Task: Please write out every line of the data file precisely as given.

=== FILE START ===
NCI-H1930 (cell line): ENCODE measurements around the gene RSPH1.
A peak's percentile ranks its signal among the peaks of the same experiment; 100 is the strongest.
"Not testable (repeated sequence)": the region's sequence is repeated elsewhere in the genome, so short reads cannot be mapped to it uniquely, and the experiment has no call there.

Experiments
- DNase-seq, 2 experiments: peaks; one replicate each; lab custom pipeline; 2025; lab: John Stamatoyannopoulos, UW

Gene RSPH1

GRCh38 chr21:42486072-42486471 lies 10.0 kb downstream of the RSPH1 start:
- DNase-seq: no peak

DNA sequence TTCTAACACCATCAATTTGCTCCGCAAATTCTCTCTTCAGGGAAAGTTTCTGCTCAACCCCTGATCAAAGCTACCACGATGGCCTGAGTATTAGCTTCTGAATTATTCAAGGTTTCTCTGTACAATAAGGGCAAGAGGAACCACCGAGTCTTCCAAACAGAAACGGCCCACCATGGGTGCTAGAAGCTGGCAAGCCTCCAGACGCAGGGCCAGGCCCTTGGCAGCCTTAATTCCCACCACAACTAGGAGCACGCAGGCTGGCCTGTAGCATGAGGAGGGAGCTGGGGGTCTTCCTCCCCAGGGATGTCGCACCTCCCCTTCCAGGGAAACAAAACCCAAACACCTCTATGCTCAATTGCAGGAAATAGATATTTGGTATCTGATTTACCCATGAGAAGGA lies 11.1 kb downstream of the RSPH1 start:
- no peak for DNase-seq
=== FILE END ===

NCI-H1930 (cell line): ENCODE measurements around the gene RSPH1.
A peak's percentile ranks its signal among the peaks of the same experiment; 100 is the strongest.
"Not testable (repeated sequence)": the region's sequence is repeated elsewhere in the genome, so short reads cannot be mapped to it uniquely, and the experiment has no call there.

Experiments
- DNase-seq, 2 experiments: peaks; one replicate each; lab custom pipeline; 2025; lab: John Stamatoyannopoulos, UW

Gene RSPH1

GRCh38 chr21:42486072-42486471 lies 10.0 kb downstream of the RSPH1 start:
- DNase-seq: no peak

DNA sequence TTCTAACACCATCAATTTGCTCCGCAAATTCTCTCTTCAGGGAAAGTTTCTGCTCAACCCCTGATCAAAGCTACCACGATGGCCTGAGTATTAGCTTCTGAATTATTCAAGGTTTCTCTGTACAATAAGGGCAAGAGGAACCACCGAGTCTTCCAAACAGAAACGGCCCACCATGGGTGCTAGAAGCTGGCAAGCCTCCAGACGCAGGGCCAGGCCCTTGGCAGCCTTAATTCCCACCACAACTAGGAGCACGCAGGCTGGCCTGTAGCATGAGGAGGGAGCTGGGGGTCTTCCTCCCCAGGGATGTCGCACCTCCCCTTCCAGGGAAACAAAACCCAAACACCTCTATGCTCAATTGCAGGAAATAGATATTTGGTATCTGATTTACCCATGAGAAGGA lies 11.1 kb downstream of the RSPH1 start:
- no peak for DNase-seq